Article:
Entry updated 6 January 2020. Tagged: Theme.
Jesus Christ or Jesus of Nazareth, the central figure of the Christian Religion, is here considered solely in the sf context as a frequent (though rarely foregrounded) Icon character in genre fiction. Perhaps the first notable Genre SF appearance is in Ray Bradbury's "The Man" (February 1949 Thrilling Wonder), featuring successive incarnations on different planets and a frantically travelling protagonist for whom Christ is an ever-elusive Godot. In M P Shiel's This Above All (1933; vt Above All Else 1943) he is revealed to be alive and well in Tibet.
Inevitably, his lifetime is a highly popular Time-Travel destination. In Michael Moorcock's Behold the Man (September 1966 New Worlds; exp 1969) a time traveller assumes Christ's Identity and takes his place. Brian Earnshaw's Planet in the Eye of Time (1968) features a time-trip to witness the crucifixion; Garry Kilworth's "Let's Go to Golgotha!" (15 December 1974 Sunday Times Weekly Review) uses a similar notion to construct a heavily ironic parable, as does Gore Vidal's Live from Golgotha (1992). The mission of the time traveller in John Boyd's satirical The Last Starship From Earth (1968) is to ensure that Christ dies "correctly" on the cross, thus establishing a preferred future (see Changewar). Another protagonist who becomes Christ is featured in Barry N Malzberg's The Cross of Fire (1982).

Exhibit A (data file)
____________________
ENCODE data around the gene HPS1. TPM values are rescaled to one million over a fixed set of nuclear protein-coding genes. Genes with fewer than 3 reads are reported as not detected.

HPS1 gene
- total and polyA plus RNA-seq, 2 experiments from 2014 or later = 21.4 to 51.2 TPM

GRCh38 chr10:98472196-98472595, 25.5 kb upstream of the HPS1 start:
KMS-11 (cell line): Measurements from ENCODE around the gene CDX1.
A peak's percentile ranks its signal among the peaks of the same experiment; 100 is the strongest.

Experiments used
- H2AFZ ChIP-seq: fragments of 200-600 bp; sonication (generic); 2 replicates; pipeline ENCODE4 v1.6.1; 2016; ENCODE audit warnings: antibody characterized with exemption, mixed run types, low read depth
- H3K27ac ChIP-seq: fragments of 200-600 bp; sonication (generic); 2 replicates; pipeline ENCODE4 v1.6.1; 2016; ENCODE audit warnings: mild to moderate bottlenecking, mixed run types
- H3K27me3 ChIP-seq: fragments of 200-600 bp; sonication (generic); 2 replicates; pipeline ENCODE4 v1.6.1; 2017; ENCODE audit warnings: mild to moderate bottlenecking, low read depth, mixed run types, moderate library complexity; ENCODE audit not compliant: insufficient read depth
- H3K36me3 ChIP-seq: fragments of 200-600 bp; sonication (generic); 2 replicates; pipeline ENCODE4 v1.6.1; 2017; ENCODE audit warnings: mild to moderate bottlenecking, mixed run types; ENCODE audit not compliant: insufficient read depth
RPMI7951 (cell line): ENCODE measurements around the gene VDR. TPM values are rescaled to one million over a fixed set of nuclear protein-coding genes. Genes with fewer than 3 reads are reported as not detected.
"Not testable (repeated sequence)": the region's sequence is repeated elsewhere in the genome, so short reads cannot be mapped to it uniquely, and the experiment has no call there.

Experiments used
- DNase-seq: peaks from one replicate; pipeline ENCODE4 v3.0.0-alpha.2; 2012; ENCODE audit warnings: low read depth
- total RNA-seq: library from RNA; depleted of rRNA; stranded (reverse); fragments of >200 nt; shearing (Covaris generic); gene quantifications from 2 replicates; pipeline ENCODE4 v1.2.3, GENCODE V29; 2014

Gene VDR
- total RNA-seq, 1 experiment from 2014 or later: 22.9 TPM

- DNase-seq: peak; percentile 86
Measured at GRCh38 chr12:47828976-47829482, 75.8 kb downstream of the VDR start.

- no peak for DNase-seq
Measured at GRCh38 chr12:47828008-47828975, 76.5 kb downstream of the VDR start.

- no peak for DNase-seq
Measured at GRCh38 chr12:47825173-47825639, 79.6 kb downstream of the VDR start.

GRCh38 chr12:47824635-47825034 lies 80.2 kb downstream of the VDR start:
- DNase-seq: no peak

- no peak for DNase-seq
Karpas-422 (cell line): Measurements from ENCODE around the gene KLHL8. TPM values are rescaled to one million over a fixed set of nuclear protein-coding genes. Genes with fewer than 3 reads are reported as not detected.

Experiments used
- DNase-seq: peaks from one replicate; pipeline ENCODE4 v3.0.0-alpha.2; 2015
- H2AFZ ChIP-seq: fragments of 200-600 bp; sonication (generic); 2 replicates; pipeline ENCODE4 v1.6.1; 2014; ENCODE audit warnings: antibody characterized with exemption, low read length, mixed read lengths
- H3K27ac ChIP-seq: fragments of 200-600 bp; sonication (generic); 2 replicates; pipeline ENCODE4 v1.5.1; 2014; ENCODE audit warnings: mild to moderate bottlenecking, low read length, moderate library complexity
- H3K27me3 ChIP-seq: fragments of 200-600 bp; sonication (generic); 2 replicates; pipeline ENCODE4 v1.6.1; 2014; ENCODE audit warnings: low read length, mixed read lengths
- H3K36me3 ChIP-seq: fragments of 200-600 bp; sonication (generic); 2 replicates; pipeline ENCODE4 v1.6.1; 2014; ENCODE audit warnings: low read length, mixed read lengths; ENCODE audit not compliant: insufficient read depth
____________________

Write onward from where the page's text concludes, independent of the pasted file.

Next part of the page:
Study of Christ's activities via Time Viewer is often tactfully blurred by the device's mysterious inability to access that period – but not in Around a Distant Star (1904) by Jean Delaire or The Light of Other Days (2000) by Arthur C Clarke and Stephen Baxter.
Christ-like Messiah figures are numerous, from Hall Caine's The Eternal City (1901) to Samuel R Delany's The Einstein Intersection (1967; 1 chapter restored 1968) and beyond. Josh Kirby's painting sequence Voyage of the Ayeguy (1981) offers a detailed reworking in sf terms of the spacefaring Ayeguy's teaching, crucifixion and resurrection.
Filmic echoes include Klaatu in The Day the Earth Stood Still (1951), and the eponyms of E.T.: The Extra-Terrestrial (1982) and Starman (1984), all of whom undergo (or seem to undergo) death and resurrection. Monty Python's Life of Brian (1979) (see Monty Python's Flying Circus) distances itself from Christ – shown in a brief cameo – in favour of the hapless Brian, who stumbles through episodes of broad Satire to become, ultimately, a victim of others' fanatical need to believe in messiahs. [DRL/BS]
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